Yes there are diseases however, God has provided us with different tools to deal with it not just one. Firstly, we are not just sitting ducks unable to help ourselves. We have intellect. We can observe the world around us and learn what is likely to be harmful to us and cause us to be sick and die. Therefore we can avoid those things. It is not inevitable that I will catch potentially fatal diseases. I can take precautions to avoid them. In fact it is very easy to avoid catching many diseases such as STDs, food-borne diseases and sanitation related diseases. We are also able to observe what makes a difference to the illness so are able to learn how to treat the symptoms of disease and how to improve our chances of not dying.
Secondly we have language so we can pass the knowledge that we have gained on to others so that they may benefit and be able to prevent themselves catching diseases, transmitting them or even so that they know how to treat the disease. People have been using herbal/plant remedies to treat diseases for thousands of years. Researchers found that people in different parts of the world tended to use the same or similar plants for the same purposes. Some may be off the mark completely but others do work, which is why alot of scientific research is now going in to investigating herbal medicines and testing medicinal benefits of chemicals found in lots of plants.
Thirdly and most importantly our bodies have natural defence mechanisms to protect us from disease and are equipped with the means to cure ourselves if we do catch a disease. Im talking about our immune system of course. Think about it. You are exposed to millions possibly billions or even more microorganisms that have the potential to make us sick (pathogens) every single day but how often do you get sick? For most people this is not very often. Of those times that you do get sick how often do you actually need to get treatment? The diseases that the majority of us are afflicted with the most often (influenza, colds etc) we are most of the time able to recover from them without any medical intervention. We are capable of producing something like 10 billion different types of antibodies leading scientists to state that our bodies are naturally equipped to fight virtually any microbe that exists. Also once we get a disease and are able cure us of the disease we become immune to it for life. That is a serious weapon in our arsenal of getting out of the maze. Vaccinations against infectious disease utilise this natural innate defence mechanism possesed by all human beings to protect us from diseases. Even babies who have the most vulnerable immune systems can be protected from within by their mothers breastmilk which we know produces antibodies.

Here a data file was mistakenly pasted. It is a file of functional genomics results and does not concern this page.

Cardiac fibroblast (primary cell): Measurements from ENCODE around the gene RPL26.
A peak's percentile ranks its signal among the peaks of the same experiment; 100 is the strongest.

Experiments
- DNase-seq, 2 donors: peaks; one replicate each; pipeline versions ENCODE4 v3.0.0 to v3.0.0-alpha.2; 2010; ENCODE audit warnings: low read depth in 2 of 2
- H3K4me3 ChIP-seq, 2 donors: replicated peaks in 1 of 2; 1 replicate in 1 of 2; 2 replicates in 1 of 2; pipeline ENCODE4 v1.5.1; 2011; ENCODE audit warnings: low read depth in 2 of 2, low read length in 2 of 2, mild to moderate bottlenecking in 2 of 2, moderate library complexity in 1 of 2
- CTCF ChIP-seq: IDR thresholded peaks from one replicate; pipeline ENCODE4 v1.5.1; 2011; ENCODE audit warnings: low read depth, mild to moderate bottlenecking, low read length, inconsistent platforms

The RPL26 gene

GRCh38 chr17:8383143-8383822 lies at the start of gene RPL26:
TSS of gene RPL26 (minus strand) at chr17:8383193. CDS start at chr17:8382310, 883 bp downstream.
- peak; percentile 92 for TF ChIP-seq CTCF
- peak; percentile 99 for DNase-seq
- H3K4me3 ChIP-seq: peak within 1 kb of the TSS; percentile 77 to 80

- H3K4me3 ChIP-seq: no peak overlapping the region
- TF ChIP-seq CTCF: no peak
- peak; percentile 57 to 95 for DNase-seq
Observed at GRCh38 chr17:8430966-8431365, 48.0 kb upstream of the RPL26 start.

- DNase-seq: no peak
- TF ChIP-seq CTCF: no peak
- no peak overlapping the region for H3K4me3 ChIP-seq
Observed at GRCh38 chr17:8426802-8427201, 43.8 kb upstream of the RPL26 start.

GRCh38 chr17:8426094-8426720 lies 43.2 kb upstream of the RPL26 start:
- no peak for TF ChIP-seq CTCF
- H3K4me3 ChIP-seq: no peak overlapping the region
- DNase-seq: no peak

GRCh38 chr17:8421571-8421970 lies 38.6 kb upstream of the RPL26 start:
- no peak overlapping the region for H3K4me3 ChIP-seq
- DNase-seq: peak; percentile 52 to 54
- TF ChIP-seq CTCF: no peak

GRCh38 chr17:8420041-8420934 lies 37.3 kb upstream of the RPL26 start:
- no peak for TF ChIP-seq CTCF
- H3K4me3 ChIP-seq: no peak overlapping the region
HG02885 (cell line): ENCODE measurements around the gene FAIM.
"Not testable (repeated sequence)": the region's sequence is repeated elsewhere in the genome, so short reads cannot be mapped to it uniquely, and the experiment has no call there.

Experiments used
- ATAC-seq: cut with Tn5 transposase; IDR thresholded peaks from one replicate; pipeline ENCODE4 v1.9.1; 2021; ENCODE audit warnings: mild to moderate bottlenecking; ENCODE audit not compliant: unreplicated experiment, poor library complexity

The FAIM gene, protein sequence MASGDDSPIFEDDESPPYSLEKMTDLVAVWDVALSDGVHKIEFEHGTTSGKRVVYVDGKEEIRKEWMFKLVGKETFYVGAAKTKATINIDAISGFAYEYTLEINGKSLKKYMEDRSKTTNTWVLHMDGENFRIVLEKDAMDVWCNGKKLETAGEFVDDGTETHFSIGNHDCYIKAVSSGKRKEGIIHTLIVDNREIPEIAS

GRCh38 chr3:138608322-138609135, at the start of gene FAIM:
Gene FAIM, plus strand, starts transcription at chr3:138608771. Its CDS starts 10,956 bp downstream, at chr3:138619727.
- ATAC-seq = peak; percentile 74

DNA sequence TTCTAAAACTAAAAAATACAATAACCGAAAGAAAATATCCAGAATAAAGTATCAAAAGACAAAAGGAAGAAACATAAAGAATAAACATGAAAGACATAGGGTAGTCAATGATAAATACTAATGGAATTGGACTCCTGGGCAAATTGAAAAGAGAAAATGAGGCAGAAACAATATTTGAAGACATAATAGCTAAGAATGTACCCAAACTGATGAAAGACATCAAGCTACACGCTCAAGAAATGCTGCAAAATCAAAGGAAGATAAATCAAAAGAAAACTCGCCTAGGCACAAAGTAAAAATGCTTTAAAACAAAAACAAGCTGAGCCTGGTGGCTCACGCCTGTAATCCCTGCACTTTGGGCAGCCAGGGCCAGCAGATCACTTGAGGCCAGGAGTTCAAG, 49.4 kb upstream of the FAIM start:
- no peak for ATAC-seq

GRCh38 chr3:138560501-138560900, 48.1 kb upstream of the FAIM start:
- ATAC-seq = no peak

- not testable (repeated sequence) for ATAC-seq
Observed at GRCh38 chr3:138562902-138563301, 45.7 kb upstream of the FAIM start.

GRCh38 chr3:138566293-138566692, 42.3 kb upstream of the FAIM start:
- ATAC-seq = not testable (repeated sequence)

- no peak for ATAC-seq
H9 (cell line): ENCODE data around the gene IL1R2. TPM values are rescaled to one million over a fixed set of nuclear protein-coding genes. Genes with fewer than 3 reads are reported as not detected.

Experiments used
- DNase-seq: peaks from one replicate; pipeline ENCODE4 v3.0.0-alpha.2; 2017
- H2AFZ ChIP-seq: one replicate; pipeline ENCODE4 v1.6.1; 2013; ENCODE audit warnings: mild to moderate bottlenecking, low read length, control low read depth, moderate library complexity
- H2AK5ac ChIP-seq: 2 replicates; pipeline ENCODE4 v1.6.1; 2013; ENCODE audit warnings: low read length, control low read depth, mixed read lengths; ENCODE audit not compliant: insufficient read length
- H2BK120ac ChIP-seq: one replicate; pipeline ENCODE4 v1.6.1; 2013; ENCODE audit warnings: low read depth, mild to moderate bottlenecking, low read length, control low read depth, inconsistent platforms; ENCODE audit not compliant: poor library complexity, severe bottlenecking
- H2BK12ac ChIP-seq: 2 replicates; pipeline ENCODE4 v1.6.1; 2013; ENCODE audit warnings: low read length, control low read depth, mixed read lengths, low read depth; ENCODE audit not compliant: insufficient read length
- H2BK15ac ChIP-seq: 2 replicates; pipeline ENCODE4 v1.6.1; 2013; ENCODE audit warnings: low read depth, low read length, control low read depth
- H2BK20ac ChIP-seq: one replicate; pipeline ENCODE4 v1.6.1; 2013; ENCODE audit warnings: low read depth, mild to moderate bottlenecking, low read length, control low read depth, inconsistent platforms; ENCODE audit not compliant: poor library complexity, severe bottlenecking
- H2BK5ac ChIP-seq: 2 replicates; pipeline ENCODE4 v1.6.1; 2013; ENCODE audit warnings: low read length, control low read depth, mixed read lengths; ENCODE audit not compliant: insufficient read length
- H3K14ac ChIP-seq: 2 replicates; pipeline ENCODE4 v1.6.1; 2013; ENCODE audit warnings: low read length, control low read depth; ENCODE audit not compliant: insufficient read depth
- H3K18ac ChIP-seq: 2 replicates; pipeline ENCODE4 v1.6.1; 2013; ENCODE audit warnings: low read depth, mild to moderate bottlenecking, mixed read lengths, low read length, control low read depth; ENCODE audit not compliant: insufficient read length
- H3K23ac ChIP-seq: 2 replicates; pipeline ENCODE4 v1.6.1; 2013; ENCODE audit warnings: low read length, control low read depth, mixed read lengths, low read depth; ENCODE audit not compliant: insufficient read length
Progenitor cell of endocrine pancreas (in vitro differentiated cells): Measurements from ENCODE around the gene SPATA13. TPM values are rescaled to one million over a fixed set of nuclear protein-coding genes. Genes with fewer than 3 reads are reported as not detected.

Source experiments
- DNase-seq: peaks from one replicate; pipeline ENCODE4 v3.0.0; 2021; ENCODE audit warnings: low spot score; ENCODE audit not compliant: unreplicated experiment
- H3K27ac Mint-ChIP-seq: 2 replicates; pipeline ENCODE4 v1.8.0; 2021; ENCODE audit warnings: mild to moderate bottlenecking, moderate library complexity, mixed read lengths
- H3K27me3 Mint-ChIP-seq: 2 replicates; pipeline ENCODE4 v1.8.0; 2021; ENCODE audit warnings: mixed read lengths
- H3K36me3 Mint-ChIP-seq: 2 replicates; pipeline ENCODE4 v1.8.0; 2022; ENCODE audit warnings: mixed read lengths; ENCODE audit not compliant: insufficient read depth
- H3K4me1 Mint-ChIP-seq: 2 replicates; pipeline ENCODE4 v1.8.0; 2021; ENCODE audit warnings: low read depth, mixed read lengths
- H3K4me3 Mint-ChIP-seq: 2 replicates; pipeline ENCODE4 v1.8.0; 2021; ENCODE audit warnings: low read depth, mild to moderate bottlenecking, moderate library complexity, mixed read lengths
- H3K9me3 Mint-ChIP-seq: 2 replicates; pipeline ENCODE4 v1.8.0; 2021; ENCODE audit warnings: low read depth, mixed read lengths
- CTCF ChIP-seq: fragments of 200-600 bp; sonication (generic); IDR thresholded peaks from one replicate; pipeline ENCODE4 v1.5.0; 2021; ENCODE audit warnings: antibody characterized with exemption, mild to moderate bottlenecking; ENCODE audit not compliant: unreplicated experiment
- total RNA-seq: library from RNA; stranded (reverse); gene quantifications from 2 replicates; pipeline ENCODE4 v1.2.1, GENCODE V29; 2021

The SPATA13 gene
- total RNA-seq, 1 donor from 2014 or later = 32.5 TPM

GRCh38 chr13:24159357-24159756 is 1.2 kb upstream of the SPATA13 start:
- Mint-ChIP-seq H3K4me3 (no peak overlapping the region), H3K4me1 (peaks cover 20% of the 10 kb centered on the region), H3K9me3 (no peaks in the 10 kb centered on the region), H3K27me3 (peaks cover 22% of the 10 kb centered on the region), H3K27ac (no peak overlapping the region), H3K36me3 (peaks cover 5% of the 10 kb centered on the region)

I hope this makes sense (my brain is a bit sleepy so I may be rambling at points).
Take polio (or malaria, or smallpox, or whooping cough). The human race as a whole didn't have the capabilities to develop an effective anti-polio vaccine until the 20th century. Until that point, millions of people throughout the preceding millennia had been disabled or even killed by poliomyelitis and there was little if anything we could do about it.
The people disabled and killed by polio before we had a vaccine are the people who are injured or killed stumbling around the maze in my analogy.
If I follow you correctly, you are stating that a god created both the polio virus, and the intellectual capability in humans to eventually produce defences against that virus. If so, does that absolve that god from any moral responsibility towards the huge numbers of people who were crippled before the vaccine was able to be developed?
That my maze has a safe exit and it's their fault if they can't find it, does that absolve me of any moral responsibility towards those people who were injured or killed because they didn't know the way out?
Snorbs your problem is an interesting one because of the assumptions it builds in about God.
Firstly, it is anthropocentric - it puts humans at the centre of the maze - and conceives of the problem of God's purposes as concerning humans over and above all other life forms.
Secondly, it assumes a strong version of divine determinism, in which the possibilities for human agency are decided in advance by God.
I cannot speak for Islamic conceptions of God, but neither of those assumptions accords with the Christian conception of God.